The kids were flying colourful balloons. We bought some peanuts.

“Sir get me some kara vada.” I bought some and she ate it.

“I did not eat in the afternoon sir. I was feeling lazy and I slept.”

“You will dinner with us in the night.” Sumathi told her.

“It’s OK sister.”

“What OK. You are coming with us.”

Sumathi and Mary were few steps behind me when we returned. Mary was holding Sumathi’s hands and talking.

We only had sambar and eggplant curry. We also had dried fish.

“This is excellent sister; sambar and nethili karuvadu is a great combination.” Mary was ecstatic.

***

Nowadays Mary comes to our house everyday in the morning and evening. She had idlis at our place in the mornings. All the 365 days in our house, the breakfast is either idli or dosa. I used to comment, if I hide the grinding stone, Sumathi will die of heart attack. Mary would laugh loudly on hearing this comment. In the evenings she spent sometime with us. It was hilarious to see her, trying to sit on the floor in her tight pants.

“Hey Mary, you are used to roaming around the village in cycle. Why are you helping Sumathi with cutting onions?”

“This is very good sir. The tears that come when you cut onions is a thrilling experience.” How thrilling?

“Sir can I ask you something?”

“You can ask not one but two or three questions also!”

“Sir I am serious. Are you not troubled by my visits?”

“Definitely not.”

She kept quiet for sometime and asked again.

“Everyone is saying I am a spoilt brat. Why are you allowing me inside your house and feeding me?”

I felt like laughing.

“Don’t say that. You are not spoilt or rotten. No one is bad in this world, not your mother, not your father. No one.”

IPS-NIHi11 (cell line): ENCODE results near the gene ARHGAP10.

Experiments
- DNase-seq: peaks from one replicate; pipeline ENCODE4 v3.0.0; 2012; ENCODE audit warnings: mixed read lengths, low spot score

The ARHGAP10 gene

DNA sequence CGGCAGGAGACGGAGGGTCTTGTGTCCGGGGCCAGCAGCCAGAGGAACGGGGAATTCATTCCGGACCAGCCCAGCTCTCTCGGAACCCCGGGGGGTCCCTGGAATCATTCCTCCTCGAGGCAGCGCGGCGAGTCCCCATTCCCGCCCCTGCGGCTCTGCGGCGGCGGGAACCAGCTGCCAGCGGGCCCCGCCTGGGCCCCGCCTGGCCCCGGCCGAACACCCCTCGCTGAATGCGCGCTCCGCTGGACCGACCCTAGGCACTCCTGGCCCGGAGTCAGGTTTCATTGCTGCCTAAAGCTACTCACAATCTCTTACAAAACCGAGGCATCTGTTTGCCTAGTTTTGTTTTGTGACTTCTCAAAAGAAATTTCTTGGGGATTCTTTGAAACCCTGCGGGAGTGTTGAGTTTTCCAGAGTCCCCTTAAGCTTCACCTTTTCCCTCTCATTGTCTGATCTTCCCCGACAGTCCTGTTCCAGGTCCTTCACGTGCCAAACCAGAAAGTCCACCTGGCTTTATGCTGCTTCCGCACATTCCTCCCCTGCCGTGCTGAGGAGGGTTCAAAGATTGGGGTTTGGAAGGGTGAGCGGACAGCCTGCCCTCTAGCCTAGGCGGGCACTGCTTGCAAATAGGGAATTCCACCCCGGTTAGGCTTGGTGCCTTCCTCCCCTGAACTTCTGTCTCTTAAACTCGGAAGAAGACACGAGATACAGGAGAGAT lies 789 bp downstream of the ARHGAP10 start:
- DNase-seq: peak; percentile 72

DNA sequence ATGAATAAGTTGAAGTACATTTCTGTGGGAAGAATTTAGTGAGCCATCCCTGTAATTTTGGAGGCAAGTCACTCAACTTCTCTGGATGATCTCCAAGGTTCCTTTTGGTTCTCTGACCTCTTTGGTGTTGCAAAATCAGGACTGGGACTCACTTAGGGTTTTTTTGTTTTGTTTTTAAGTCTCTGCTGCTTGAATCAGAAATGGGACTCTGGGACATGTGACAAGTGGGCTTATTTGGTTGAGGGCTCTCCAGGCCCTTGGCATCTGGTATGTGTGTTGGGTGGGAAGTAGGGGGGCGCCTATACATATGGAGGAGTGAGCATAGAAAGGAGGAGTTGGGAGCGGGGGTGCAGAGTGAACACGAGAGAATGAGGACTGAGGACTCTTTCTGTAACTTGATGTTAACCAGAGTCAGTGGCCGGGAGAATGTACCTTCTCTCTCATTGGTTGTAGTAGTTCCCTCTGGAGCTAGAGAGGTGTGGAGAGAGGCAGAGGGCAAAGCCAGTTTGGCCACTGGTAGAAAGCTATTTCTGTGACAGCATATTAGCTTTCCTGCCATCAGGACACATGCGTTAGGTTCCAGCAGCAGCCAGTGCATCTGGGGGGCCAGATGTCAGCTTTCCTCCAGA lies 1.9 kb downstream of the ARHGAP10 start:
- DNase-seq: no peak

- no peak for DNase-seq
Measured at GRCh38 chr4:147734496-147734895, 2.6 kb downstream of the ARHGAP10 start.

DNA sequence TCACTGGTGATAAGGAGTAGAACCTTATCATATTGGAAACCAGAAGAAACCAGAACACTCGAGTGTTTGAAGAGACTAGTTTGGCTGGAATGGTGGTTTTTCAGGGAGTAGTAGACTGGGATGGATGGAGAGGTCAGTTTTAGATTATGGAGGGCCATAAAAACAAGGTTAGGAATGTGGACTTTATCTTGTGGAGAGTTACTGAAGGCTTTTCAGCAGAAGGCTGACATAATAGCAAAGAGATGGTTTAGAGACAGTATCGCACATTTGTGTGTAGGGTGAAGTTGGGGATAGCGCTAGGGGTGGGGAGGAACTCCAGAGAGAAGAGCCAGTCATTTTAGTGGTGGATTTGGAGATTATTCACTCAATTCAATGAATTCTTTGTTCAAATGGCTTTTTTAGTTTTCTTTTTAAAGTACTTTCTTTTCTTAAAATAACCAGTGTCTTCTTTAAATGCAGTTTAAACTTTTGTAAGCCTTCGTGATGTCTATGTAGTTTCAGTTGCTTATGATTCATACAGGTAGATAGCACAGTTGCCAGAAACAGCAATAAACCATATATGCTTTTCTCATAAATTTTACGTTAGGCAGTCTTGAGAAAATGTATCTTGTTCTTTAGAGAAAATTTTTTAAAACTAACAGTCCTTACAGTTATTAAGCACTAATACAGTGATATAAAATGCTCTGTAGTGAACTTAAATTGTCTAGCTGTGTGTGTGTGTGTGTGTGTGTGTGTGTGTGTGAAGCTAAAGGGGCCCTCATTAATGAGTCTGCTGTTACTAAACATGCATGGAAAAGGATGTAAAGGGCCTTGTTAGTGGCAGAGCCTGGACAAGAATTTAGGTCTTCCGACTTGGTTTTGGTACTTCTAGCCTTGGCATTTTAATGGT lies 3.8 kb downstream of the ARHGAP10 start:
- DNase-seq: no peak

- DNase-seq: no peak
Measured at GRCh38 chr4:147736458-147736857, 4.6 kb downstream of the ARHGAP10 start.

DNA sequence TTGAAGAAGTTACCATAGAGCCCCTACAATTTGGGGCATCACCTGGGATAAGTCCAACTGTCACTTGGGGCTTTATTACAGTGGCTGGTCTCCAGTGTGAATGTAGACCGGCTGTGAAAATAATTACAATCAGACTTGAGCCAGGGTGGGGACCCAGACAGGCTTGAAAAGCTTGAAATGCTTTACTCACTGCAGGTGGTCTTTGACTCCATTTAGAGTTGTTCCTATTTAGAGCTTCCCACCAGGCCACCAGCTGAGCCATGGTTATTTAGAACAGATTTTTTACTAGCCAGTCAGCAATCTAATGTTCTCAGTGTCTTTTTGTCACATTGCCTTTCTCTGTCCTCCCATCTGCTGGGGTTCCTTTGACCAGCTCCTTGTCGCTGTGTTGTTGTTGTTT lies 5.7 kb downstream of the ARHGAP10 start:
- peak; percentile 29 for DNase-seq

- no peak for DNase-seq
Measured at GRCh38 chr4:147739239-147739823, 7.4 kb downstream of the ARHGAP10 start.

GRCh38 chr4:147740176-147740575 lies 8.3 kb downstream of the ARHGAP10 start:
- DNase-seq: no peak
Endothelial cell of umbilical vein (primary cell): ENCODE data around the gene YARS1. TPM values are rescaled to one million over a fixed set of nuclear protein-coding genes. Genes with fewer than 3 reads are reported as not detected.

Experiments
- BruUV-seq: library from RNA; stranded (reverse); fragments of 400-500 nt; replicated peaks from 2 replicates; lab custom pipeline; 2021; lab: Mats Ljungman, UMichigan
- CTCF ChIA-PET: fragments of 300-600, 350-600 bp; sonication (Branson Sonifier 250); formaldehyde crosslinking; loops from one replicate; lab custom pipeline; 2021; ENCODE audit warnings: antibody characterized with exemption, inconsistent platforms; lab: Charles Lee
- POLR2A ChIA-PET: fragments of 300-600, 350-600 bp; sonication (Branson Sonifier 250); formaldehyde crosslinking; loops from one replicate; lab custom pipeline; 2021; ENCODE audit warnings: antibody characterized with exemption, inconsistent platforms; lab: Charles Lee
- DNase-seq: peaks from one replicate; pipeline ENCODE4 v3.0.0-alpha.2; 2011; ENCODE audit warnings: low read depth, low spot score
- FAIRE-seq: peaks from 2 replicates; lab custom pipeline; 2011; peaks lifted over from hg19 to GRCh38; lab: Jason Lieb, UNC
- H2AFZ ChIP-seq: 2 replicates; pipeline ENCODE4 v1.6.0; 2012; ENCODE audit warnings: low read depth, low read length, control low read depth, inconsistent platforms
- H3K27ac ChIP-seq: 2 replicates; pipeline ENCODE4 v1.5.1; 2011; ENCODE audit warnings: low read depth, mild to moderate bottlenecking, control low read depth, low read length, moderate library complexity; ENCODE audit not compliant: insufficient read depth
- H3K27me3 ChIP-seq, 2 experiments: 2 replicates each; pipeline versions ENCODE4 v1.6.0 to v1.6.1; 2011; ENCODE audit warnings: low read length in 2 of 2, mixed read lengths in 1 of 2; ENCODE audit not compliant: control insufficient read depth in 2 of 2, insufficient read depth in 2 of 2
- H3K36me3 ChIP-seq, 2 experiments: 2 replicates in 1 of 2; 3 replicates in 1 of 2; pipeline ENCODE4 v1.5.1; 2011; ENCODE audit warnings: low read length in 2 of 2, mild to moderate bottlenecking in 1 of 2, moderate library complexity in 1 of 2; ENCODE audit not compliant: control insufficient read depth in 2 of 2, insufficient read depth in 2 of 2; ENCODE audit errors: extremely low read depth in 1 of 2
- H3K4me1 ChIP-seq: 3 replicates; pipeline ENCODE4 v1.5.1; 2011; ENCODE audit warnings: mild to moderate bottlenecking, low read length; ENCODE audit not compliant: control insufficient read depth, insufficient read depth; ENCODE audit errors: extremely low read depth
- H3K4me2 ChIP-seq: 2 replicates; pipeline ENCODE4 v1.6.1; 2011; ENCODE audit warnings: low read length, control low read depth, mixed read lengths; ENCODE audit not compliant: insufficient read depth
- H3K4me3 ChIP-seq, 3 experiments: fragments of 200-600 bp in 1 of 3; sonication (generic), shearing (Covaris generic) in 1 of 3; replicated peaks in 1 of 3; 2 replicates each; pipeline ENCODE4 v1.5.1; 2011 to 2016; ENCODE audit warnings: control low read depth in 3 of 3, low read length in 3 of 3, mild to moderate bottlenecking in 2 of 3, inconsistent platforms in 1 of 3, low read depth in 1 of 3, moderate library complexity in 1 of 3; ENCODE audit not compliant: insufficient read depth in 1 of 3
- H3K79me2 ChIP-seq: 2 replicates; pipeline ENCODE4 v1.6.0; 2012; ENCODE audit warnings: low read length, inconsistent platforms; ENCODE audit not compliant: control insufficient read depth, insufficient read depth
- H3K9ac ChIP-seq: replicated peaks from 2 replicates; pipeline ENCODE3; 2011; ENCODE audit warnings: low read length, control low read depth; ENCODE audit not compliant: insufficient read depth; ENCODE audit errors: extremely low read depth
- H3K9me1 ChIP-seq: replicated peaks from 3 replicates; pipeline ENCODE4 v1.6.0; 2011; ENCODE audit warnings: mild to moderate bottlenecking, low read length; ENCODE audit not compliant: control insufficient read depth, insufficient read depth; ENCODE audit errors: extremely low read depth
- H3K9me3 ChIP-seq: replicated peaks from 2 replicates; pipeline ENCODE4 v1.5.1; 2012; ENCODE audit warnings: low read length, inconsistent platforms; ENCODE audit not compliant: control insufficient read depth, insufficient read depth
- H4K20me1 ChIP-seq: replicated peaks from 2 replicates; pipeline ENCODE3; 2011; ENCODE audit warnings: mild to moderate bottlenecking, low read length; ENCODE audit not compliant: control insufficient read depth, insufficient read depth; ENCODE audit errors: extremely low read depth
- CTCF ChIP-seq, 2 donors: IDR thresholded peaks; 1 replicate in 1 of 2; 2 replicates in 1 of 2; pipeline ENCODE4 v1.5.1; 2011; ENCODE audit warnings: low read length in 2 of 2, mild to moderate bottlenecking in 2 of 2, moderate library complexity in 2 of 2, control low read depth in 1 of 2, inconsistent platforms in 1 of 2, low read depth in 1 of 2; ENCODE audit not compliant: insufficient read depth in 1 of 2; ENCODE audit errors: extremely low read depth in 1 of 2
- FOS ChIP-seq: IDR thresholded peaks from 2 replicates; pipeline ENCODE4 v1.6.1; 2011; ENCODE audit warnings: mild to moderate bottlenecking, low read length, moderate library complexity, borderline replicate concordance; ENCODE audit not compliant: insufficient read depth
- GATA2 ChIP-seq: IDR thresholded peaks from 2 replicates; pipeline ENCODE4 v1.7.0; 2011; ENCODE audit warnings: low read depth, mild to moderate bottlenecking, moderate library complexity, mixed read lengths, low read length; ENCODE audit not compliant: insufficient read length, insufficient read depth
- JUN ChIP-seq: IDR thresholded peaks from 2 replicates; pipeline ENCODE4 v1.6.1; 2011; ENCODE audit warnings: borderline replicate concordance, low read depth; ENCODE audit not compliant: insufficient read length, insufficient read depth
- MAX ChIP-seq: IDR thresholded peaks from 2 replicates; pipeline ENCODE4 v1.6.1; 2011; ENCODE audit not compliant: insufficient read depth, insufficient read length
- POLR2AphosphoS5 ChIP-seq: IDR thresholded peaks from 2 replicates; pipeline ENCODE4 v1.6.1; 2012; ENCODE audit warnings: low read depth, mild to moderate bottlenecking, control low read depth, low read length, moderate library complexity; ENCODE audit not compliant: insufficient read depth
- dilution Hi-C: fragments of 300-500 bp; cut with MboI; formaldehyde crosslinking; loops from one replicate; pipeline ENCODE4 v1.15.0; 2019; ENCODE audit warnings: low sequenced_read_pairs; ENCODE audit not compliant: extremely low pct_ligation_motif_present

“I am behaving like this to take revenge on my mother.”

“I know.”

Ten days passed. One day Mary asked me.

“Sir why did you not ask me why I am not coming to school?”

I looked at her face. Few tear drops were just ready to roll down from her eyes.

“You should have asked me sir. You should have slapped me and asked why am I not going to school. I am like this without a care in the world because no one asked me. No one has loved me so far the way you have loved me. Only the people who have shown love have the right to ask. But you did not.”

“I thought it should come from within yourself. So what? nothing is lost. We will start afresh today. You have joined Class X from today. We will go to School from tomorrow.”

Mary covered her face and started crying.

**********************

Prapanchan (Tamil: பிரபஞ்சன்), is the pseudonym of S. Vaidyalingam (Tamil: சாரங்கபாணி வைத்தியலிங்கம், 27 April 1945 – 21 December, 2018)[1] a Tamil, writer and critic from Puducherry, India.

Prapanchan was born in Pondicherry and did his schooling in Petit Seminaire Higher Secondary School, Puducherry. His birth name was Vaidyalingam. His father ran a toddy shop. He attended the Karandhai College and graduated as a Tamil Vidwan. He started his career as a Tamil teacher in Thanjavur. He also worked as a journalist in Kumudam, Ananda Vikatan and Kungumam. In 1961, he published his first short story Enna ulagamada in the magazine Bharani. He was influenced by the Self-Respect Movement. He had published 46 books. In 1995, he was awarded the Sahitya Akademi Award for Tamil for his historical novel Vaanam Vasapadum (lit. The Sky will be ours) set in the times of Ananda Ranga Pillai. His works have been translated into Hindi, Telugu, Kannada, German, French, English and Swedish. His play Muttai is part of the curriculum in Delhi University and his short story collection Netrru Manidhargal is a textbook in many colleges. He was married to Pramila Rani and they have three sons. He was living in Chennai and Pondicherry.

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One thought on “Mary, the lamb – Prapanchan

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  1. Nice story I have seen a hindi movie in the same base line not remembering the movie name. Yes good teachers can change many lifes